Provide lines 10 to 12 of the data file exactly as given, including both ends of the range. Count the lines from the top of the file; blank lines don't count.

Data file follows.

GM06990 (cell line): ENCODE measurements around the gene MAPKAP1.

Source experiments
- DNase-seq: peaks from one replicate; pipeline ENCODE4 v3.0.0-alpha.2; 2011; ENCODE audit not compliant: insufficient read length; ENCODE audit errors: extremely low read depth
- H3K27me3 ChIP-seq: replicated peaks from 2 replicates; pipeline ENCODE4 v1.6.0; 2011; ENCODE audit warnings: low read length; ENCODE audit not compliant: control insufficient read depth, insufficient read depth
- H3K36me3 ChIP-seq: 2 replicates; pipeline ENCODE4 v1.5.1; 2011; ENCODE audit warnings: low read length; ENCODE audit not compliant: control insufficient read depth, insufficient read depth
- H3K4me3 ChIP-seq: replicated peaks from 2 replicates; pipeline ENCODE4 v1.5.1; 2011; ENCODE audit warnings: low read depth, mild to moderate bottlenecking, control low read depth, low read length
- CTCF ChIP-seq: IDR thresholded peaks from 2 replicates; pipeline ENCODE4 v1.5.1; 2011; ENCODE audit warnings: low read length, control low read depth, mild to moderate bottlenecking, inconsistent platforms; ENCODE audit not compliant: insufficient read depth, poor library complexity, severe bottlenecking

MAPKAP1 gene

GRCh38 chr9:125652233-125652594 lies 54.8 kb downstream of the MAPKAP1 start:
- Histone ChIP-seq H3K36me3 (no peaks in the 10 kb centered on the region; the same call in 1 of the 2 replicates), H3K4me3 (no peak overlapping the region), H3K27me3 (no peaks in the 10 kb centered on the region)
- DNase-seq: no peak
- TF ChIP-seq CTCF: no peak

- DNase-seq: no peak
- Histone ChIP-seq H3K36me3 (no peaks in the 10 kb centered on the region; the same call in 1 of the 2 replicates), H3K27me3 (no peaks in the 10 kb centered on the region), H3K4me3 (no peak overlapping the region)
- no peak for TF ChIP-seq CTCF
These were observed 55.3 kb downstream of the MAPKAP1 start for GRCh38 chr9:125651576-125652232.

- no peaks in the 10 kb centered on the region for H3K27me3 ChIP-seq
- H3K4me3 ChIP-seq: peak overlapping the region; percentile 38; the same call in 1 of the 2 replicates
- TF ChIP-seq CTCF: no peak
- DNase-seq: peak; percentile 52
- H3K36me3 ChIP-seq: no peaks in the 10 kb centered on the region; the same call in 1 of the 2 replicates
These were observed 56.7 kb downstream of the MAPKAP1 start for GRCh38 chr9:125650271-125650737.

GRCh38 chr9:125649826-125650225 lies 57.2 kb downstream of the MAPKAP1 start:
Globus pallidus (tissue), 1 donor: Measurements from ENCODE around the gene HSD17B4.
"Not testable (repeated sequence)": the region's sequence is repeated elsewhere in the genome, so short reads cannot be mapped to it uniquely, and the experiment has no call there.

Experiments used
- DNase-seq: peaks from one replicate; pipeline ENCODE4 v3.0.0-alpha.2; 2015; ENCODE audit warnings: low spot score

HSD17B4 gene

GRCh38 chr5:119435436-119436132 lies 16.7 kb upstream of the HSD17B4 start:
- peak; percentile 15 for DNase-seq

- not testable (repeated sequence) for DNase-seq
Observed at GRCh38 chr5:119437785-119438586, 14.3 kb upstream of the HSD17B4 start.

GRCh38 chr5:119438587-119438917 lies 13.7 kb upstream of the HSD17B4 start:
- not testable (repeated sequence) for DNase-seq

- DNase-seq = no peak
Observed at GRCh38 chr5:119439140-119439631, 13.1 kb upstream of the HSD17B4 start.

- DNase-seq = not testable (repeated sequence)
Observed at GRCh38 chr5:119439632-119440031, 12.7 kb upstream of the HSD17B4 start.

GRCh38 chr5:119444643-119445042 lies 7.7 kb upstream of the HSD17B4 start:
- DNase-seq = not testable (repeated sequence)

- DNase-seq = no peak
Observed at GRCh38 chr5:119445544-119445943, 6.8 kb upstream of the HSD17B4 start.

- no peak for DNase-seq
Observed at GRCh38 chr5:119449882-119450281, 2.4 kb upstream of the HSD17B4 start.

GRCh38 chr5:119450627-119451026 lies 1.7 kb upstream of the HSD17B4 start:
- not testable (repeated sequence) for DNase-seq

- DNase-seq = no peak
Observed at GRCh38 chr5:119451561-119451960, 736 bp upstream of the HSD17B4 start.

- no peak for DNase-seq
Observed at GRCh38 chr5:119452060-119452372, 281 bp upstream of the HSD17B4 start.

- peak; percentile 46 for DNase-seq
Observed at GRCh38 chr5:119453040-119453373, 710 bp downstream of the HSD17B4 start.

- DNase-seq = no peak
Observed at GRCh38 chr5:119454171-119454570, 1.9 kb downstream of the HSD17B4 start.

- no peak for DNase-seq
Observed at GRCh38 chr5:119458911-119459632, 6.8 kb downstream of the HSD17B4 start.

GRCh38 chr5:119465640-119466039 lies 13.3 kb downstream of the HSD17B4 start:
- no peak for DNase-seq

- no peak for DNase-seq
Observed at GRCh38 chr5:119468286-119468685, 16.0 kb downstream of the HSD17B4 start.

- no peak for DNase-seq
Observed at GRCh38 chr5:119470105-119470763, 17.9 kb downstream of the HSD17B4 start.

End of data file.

- Histone ChIP-seq H3K36me3 (no peaks in the 10 kb centered on the region; the same call in 1 of the 2 replicates), H3K4me3 (no peak overlapping the region), H3K27me3 (no peaks in the 10 kb centered on the region)
- DNase-seq: no peak
- TF ChIP-seq CTCF: no peak